As I comment below, I think there are some problems with his book as well. Nevertheless, the points he makes in these two articles are important.

  13. Solarjay

    Wind turbines.
    That type is called a savonius.

    What people see if the machine turning and think that it’s putting out lots of power/energy, but it’s a function of wind speed. It’s a cube relationship, ie the power goes up cube vs wind speed.

    Does this type of install work? In some minor way but not much. Notice that the one turning with bicycles going by.

    I wonder about that solar panel actually driving a motor to make it seem lines it working. Yea I’ve seen it before.

    Its an idea but not practical or cost effective.

    1. The Rev Kev

      Didn’t they use the same principle in the early 19th century to ventilate emigrant ships? The design looks vaguely familiar.

  14. Mark Gisleson

    Russ Baker’s “Family of Secrets” had a huge impact on me and for years I wondered why no one was talking about the allegations in his book.

    As to why the news establishment ignored his book:

    I had uncovered and substantially documented that George H.W. “Poppy” Bush — who was in Dallas the night before the Kennedy assassination (and, seemingly, the next morning before Kennedy was shot) — had phoned in a spurious tip to the FBI after hearing that Kennedy was shot, that he had strong connections to the CIA through a damning memo and a series of shell companies that stank of intelligence-operation fronts, and that he had met with a CIA specialist in overthrowing leaders that very week.

    Furthermore, I had gradually pieced together alarming evidence that the official, “Woodward and Bernstein” story of Watergate omitted powerful evidence of a plot to frame and remove the increasingly unpopular Richard M. Nixon by creating a scandal he could not survive. Playing roles were Bob Woodward himself — who had worked in military intelligence before his journalism career — and Nixon’s supposed hatchet man John Dean, who arrived with undisclosed CIA connections when he began besieging the Nixon White House, in a desperate and urgent quest for a job.

    1. Bruno

      Just as the real mass of an iceberg is invisible, with only a small portion of it on the surface, so the “deep state” (whose power, like that of “the devil” depends on the fact that everyone from Chomsky to Trump talks about it while denying its real existence) has permitted only a small portion of its top level to be seen. That gilded pyramidion, for at least most of the past century, has been identified with the family name BUSH. As was (momentarily) noticeable when Reagan was shot and a Bush, with no overt legal authority over anything outside the presidium of the Senate Chamber, took control over the entire government of the USA, humiliating Haig who had imagined himself in charge merely because (according at the time to the nominal constitution) he was the ranking figure in the “Executive Branch.”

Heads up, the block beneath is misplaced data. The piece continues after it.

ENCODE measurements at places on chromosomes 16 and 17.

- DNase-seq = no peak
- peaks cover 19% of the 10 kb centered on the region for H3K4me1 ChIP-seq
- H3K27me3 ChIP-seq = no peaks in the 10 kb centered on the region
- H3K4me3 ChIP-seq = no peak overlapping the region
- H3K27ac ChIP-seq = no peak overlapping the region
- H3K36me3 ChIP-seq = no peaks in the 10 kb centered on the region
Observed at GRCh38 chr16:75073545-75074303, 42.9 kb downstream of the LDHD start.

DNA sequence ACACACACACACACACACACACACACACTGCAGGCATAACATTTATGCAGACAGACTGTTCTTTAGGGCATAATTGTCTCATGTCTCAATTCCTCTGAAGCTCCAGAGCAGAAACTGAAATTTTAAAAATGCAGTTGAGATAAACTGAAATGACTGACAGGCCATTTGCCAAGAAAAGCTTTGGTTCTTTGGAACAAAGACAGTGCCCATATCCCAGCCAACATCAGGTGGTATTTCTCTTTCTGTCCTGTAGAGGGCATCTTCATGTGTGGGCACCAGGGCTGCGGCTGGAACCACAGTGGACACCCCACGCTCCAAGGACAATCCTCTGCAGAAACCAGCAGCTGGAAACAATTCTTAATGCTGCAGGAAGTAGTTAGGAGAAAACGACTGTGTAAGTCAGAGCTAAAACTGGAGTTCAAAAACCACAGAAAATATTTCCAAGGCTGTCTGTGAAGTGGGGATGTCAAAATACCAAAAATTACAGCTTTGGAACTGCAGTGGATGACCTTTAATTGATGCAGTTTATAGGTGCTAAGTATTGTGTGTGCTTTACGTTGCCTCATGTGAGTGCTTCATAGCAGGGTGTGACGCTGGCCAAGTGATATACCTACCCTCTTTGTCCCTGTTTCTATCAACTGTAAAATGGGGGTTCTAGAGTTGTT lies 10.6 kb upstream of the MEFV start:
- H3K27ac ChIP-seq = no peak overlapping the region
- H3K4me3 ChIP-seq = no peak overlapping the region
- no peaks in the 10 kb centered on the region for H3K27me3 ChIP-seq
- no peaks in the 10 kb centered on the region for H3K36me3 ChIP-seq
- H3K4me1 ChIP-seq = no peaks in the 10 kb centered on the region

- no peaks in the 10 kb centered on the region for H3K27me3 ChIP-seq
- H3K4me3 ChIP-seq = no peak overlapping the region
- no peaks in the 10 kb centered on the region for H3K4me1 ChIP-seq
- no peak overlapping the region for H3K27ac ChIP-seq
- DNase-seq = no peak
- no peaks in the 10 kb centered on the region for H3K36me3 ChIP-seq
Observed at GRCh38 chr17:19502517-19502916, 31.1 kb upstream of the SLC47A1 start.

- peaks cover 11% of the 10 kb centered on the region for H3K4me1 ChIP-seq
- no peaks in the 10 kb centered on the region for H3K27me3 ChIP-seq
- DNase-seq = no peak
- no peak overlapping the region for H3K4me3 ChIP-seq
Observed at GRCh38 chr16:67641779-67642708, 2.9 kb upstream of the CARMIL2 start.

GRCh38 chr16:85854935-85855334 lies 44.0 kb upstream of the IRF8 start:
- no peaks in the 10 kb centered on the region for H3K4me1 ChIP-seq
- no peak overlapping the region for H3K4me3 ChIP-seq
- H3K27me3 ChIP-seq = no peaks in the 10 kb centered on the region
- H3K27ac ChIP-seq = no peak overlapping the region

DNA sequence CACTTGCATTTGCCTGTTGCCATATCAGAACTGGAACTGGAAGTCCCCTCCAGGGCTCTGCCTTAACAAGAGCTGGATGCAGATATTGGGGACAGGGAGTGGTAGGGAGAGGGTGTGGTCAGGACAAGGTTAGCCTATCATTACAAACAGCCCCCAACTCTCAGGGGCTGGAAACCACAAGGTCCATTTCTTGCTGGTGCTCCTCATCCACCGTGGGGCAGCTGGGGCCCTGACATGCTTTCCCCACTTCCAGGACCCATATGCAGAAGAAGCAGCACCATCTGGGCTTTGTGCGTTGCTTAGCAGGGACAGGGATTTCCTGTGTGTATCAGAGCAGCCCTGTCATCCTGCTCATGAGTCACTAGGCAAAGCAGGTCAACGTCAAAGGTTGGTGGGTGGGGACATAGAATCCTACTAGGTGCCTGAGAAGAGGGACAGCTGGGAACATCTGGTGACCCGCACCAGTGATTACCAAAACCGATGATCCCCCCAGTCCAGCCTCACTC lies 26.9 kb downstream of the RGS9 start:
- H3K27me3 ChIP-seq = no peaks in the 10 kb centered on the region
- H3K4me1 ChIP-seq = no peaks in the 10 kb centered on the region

2. pjay

      I made a comment above that the Baker articles were important and everyone should read them. One of the main reasons is Baker’s quote from LA Times critic Tim Rutten, which starts out this way:

      “I regard the belief that Lee Harvey Oswald acted alone as an important indicium of mental health…”

      Now in my opinion, such a belief is actually an important “indicium” that one is either ignorant or has chosen to ignore the considerable contrary evidence and debate that has built up over the decades on this topic. This is due either to naivete (about how far elements of our security state might go), apathy (the Chomsky position: who cares; Kennedy was just another war-mongering imperialist anyway), or fear (they’ll kick me out of the Club if I ask such questions). Baker’s journey from mainstream journalist to fringe outcast and his experience of being officially ghosted are good illustrations of how the last process works. We can substitute a variety of subjects into the above quote as “indicia” of mainstream mental health, for example: “I regard the belief that Putin is an evil imperialist,” “Trump is the most dangerous leader in US history,” etc.

      That said, there are problems with Baker’s book. There is a lot of useful information, but he also draws conclusions that go beyond his evidence. Everything you cite in the quote is true, but what Baker does with some of these facts is a stretch. There are much better sources on the repressed anomalies of both the JFK assassination and Watergate. This is also important, because when mainstream gatekeepers catch you in a mistake or overreach they can write off everything you say. Or, as the rest of Baker’s quote illustrates, they can just lump you with the moon landing deniers and ignore you. Then you can choose: do I allow all my hard work to disappear, or do I appear on Alex Jones (or Tucker Carlson)? It doesn’t matter that many acceptable mainstream “scholarly” works are much more biased or unsupported by evidence.

      1. John Wright

        I found it ironic that Baker makes a reply to a commenter to assert “see you susceptible to disinformation from Putin” to dismiss the reader’s suggestion that Ukraine bears blame for its invasion.

        Reader comment: Charles Dunaway Aug 26